Understanding the Risk of Drug Overdose

Individuals struggling with drug addiction often do not intend to overdose on their drug of choice. Overdose might happen accidentally for a variety of reasons, such as taking a regular dosage after tolerance has lowered, taking a stronger dose than the body is accustomed to, or combining substances of abuse. While some people do overdose intentionally, the majority of overdoses are unintended.

Overdose is a medical emergency, and prompt medical attention is required to prevent serious health effects, including death. Some states, as well as the District of Columbia, have passed “Good Samaritan” laws that legally protect the person who suffered the overdose, as well as those who call 911 to report the emergency.

What Is an Overdose?

Depressed Man PortraitDepending on what drug a person has taken, symptoms of an overdose vary. It is not always easy to recognize overdose symptoms when someone has used too much of an opioid drug, because the drug’s effects are so similar to those of an overdose. People may not realize they are experiencing an overdose, especially if they are heavily under the influence of that drug. Some of the symptoms of overdose include severe chest pain, seizure, severe headache, difficulty breathing, and either delirium, extreme agitation, or anxiety.

In addition to these symptoms, others symptoms include:

  • Increased or decreased body temperature
  • Passing out
  • Skin color chances (pale if a depressant was used and flushed if a stimulant was used)
  • Abnormal breathing
  • Fast or slowed pulse
  • Oftentimes, it is difficult for individuals to know exactly how much of a drug they are injecting, snorting, smoking, or taking orally. According to the University of California at Los Angeles, this becomes even more difficult if people are injecting a substance into their veins. The effects of the drug are more intense and take action much more quickly than if the drug were swallowed. Those who choose to inject drugs, such as heroin, are often looking for a stronger high than they would otherwise get.

    Users may feel that there is safety in numbers, believing that if something goes wrong while using drugs that the other people present will assist them as needed. In party situations, friends or acquaintances may fear consequences from law enforcement if they call 911. As a result, some people may simply leave the scene if they suspect someone is overdosing on drugs.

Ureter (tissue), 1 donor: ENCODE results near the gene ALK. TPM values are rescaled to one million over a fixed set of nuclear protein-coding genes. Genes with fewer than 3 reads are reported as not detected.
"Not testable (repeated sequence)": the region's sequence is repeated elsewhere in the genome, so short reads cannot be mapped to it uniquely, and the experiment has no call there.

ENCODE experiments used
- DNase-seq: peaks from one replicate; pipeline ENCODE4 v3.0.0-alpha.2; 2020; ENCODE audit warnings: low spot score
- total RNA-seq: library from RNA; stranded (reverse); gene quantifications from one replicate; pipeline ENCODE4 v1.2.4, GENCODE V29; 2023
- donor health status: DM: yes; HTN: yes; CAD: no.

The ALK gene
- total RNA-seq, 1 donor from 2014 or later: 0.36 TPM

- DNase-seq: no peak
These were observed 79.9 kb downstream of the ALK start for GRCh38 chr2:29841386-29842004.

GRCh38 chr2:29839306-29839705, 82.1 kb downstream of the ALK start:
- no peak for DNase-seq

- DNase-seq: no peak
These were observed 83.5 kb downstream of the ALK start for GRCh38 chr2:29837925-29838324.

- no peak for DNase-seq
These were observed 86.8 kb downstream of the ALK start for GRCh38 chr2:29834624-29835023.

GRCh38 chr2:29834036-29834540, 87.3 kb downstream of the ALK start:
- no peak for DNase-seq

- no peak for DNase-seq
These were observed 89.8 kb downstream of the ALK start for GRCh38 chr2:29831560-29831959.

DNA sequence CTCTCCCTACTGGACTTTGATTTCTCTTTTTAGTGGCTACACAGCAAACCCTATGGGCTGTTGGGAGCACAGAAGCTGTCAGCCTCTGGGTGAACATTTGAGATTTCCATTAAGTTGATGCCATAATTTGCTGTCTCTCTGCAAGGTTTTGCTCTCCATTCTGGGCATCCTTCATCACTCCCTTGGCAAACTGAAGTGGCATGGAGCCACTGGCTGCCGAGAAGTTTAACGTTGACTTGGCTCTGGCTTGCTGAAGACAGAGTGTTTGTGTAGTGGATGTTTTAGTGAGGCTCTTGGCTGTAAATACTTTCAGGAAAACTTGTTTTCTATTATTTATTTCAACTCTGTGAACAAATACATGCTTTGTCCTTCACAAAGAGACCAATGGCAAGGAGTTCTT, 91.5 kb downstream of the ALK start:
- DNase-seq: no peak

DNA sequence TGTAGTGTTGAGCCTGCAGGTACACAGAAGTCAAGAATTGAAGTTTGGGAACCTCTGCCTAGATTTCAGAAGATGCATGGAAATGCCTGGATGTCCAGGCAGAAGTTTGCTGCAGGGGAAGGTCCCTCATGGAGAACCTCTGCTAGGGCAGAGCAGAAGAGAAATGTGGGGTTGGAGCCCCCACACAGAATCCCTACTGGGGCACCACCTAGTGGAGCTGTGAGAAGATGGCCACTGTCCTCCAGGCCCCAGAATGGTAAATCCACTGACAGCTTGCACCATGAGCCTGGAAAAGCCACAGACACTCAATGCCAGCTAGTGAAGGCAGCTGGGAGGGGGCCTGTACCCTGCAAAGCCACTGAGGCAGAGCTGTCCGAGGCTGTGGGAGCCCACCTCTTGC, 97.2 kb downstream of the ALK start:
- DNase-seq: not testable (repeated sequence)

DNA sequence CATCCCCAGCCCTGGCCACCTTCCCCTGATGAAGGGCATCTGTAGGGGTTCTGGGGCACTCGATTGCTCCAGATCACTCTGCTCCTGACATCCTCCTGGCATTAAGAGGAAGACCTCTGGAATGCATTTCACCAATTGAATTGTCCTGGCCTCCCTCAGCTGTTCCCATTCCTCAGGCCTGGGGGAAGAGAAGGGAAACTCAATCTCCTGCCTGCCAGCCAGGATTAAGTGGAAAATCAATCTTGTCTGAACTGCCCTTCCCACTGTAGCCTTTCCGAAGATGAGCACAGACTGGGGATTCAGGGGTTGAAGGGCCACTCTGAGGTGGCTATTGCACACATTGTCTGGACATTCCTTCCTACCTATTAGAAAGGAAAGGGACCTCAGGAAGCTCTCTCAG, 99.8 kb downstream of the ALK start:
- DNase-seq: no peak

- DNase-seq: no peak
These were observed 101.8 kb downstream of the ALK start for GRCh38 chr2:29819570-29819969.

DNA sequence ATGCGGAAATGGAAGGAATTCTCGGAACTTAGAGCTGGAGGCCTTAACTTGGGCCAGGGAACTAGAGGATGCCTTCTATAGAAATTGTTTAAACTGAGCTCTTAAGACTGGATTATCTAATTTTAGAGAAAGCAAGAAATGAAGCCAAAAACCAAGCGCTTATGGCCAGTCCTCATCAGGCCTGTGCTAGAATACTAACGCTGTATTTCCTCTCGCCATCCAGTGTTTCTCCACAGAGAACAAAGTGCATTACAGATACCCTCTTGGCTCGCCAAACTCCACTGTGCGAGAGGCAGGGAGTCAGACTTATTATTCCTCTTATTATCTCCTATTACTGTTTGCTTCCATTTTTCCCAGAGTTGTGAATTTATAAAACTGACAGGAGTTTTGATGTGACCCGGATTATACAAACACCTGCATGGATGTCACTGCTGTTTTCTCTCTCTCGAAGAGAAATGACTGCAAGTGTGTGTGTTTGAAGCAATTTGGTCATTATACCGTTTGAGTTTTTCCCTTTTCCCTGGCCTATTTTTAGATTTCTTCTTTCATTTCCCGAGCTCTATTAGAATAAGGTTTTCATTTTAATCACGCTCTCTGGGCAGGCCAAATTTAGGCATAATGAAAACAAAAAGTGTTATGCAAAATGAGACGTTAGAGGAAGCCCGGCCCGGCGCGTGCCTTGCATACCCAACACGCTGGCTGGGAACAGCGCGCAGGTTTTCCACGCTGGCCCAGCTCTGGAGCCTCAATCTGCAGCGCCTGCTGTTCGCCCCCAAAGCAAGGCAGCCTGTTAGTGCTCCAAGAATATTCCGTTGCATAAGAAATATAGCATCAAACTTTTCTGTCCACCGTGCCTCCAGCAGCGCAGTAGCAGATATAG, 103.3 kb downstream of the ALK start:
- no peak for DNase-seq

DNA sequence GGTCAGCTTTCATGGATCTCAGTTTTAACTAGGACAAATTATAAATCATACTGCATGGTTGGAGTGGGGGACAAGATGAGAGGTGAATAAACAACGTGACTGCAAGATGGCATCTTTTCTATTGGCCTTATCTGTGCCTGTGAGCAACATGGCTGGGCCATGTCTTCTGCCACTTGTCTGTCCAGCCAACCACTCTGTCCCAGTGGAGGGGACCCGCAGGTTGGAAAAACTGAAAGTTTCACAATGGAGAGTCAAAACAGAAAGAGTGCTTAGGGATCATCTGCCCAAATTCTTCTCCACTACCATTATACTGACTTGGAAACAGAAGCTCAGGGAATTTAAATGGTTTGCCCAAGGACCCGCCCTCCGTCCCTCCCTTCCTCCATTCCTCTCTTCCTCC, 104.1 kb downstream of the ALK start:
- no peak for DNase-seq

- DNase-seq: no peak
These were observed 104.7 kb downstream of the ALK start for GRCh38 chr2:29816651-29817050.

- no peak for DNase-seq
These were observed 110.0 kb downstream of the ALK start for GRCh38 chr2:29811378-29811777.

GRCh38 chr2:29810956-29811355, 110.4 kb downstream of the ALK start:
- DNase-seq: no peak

How Does It Happen?

    The person experiencing an overdose may not experience every overdose symptom. After a large quantity of a substance is taken, the body may not be able to process the entire dosage. According to the Student Health Outreach and Promotion at the University of California at Santa Cruz, the body can’t tolerate the dose of the drug, and it begins to react to the drug’s toxicity.

    An individual can experience a drug overdose for several reasons. An individual’s tolerance level varies with health, age, weight, and how the drug was ingested.

    If the person hasn’t used the drug for some time, the person’s tolerance level falls. When the drug is used again, the person may take the dose used previously and experience an overdose.

    After the person has begun to show initial signs of overdose, additional symptoms may appear, such as unresponsiveness, loss of consciousness, mental confusion, gasping for air or snoring, vomiting, breathing erratically, and bluish or pale skin.

    What Should Be Done?

    When an individual is suffering from a drug overdose, call 911 immediately. Do not leave the person alone; stay with them until medical professionals arrive.

    If the person has passed out, they should be placed on their side just in case they vomit. The person should not eat or drink anything. If friends know what substances were taken, they should report this to emergency responders so appropriate treatment can be given.